Preview: History of the Plex, Part 8

This is the thirteenth installment in a series of previews designed to introduce newcomers to Chronoplex. In this, the eighth in a series about the history of the Plex, a new threat to both linear and tempor societies emerges.


Nudger Emergence

The greatest threats seldom spring out of nowhere; they take root and grow in plain sight. They are familiar to the point of being invisible until they have grown so massive that they can no longer be ignored. Such is the case with Nudgers.

The term ‘Nudger’ is actually a catch-all label for any tempor who believes that tempors should attempt to change linear history. This encompasses a large number of different groups, all with different philosophies. For example, The Divine Caress believe that God created the Plex so that tempors could push humanity in what they consider the ‘proper direction.’ In contrast, members of the Perpetual Hand believe that because tempors depend on linear time, they should take an active role in shaping it to maximize tempor benefits. Perhaps the most extreme and disturbing philosophy is that of the End Shepherds, who believe that linear society is too sick to survive, and therefore tempors should push linear time toward their apocalypse. Regardless of the reasons, the end goal is the same for all Nudgers: change linear history.

However, this goal is easier said than done. To permanently change linear history the fundamental principles of the Plex – Temporal Fluidity and Rechronoration – must be overcome. Time wants to flow in a particular direction, so in order to change history permanently one must be willing to bring their temporal inertia up to speed in linear time, change the course of history, and be willing to remain in linear history to assure that the work is not undone. For most Nudgers, regardless of group affiliation, this is a worthy and noble sacrifice.

Nudger philosophies existed in the Plex from the start, but remained primarily on the fringe. However, increased traffic between aggregates after the Great Sync allowed like-minded Nudgers to mingle and group together. This was problematic enough, but the Contagions created an even larger powder keg. Many tempors blamed the Contagions on linnies since the diseases originated in linear time. Nudger groups seized upon this to sew discontent and grow their numbers.

Nudger sentiment reached critical mass on when a tempor child was found murdered in Timgad. The alleged perpetrator was a linnie castaway passing through trying to find his home GTL. Authorities found a bloody knife in his knapsack along with a necklace that the child had been wearing. Although the linnie suspect denied knowing the child and said he had no idea how the knife and necklace had gotten into his pack, he had no substantial alibi and had community prejudice against him.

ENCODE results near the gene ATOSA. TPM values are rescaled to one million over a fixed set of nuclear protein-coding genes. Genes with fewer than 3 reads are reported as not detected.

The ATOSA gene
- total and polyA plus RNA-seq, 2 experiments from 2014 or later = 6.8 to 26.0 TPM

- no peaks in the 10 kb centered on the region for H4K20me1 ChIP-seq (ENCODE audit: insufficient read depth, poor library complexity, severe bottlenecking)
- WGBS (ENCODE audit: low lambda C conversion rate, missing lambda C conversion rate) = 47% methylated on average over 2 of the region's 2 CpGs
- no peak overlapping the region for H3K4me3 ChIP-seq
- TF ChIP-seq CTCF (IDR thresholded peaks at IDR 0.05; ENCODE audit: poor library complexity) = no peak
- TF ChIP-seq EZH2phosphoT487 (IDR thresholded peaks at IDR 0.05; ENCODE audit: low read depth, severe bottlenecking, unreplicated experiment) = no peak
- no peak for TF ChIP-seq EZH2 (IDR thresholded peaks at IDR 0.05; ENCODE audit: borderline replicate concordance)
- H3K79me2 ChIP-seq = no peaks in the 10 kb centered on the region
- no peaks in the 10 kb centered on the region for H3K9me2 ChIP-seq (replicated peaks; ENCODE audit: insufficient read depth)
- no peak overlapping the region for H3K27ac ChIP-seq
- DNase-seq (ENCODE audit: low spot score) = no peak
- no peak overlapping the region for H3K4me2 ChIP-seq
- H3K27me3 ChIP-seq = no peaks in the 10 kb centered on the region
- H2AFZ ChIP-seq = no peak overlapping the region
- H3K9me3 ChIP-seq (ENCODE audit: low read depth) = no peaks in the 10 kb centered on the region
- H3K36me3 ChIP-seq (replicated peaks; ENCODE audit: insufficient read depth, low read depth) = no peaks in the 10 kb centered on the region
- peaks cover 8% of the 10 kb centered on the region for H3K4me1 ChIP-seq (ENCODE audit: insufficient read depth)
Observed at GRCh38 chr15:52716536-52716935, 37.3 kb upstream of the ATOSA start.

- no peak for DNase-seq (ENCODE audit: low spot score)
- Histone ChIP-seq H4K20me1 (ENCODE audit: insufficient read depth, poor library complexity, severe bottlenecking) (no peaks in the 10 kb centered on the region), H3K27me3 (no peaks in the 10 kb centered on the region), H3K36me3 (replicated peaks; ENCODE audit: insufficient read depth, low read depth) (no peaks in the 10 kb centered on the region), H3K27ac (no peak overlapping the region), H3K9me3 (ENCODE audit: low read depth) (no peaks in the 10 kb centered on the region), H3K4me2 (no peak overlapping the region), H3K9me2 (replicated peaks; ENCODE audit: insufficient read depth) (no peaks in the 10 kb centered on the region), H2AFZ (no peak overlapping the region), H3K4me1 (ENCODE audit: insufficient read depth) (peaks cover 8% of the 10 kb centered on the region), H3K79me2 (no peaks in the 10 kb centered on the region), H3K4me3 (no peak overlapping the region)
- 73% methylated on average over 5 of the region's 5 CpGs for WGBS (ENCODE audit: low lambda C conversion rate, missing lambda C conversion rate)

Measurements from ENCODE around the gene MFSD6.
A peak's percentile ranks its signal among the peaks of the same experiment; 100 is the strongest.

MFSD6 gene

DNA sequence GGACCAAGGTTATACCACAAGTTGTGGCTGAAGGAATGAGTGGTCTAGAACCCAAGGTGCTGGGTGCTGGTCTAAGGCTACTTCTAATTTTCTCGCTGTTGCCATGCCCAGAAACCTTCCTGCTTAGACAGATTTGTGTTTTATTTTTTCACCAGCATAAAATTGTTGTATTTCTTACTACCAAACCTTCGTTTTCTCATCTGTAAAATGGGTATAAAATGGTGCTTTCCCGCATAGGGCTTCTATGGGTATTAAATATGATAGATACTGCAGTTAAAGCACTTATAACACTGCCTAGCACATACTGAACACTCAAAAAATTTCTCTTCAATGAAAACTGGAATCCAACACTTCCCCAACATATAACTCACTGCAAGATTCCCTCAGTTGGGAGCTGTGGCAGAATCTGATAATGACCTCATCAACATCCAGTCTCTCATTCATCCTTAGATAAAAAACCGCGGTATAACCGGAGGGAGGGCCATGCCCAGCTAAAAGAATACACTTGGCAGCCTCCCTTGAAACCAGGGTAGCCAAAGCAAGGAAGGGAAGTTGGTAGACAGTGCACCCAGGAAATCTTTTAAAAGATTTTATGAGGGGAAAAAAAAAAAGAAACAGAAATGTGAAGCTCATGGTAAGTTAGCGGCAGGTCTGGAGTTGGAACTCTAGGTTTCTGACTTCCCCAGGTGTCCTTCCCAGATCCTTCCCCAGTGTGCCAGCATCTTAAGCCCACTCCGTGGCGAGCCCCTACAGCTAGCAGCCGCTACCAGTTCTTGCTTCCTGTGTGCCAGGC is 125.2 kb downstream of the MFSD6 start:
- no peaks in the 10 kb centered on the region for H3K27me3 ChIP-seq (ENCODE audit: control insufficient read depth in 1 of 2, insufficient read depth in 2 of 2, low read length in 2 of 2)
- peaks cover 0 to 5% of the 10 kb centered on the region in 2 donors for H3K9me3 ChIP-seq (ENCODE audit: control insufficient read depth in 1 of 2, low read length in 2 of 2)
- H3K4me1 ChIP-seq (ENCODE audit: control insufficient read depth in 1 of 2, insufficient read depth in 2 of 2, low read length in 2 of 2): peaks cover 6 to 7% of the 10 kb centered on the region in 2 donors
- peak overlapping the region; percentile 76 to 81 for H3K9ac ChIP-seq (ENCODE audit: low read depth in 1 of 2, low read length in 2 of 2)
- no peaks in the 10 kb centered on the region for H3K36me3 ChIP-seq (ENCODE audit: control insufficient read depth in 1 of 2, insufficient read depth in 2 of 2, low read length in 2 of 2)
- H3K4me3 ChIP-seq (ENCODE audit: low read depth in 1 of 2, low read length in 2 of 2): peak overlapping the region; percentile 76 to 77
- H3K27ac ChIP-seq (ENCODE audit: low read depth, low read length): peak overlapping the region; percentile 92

In an effort to quell public outrage, Timgad officials expedited the trial. They found the man guilty and had him executed within the week. Regardless of this swift – and rather controversial – action, public furor toward linnies continued to fester. This tipped the scale for many Nudger groups because they were able to offer something that the justice system couldn’t. They offered an outlet for the public’s anger and prejudice by allowing them to alter linear existance.

Tempor traders and merchants, who’s jobs required spanning through linear history, were the first to notice alterations. In the first few years changes were relatively small. Perhaps a familiar linnie structure might suddenly be on a different plot of land or a frequently visited linnie businessman might suddenly have a different last name. during the next decade changes became more apparent. Frequently visited linnies might suddenly be a different race or sex or an entire town might be located several miles from where it had previously been established. From there matters only got worse.

By, when the Confederate Congress was informed that changes were actively, and purposely, being made to linear history, drastic changes were taking place. Fiskis Christ, the fourth century messiah responsible for the Fiskisian religious movement, suddenly vanished on the Promised Day, thus preventing him from leading his followers from Crete to Palestine as he had foretold. Jochi Khan died under mysterious circumstances a year before he was supposed to have succeeded his father, Ghengis, as ruler, preventing him from creating the Mongolian Civil State where he had previously established the legal equality of all individuals, including women. Beloved two-term American president William Henry Harrison suddenly died in his first month in office, three years before he was supposed to peacefully end slavery in America, which allowed a rift to form between the states that resulted in a bloody civil war.

The course of action was clear to the members of the Confederate Congress. While Nudgers were, by all accounts, loyal Caesians, their actions threatened to destabilize both linnear and tempor societies and could no longer be ignored. Nudger influence on linear time had to be stopped at all costs.


Check back in two weeks to learn about the ramifications of the Nudgers’ actions: History of the Plex, Part 9.

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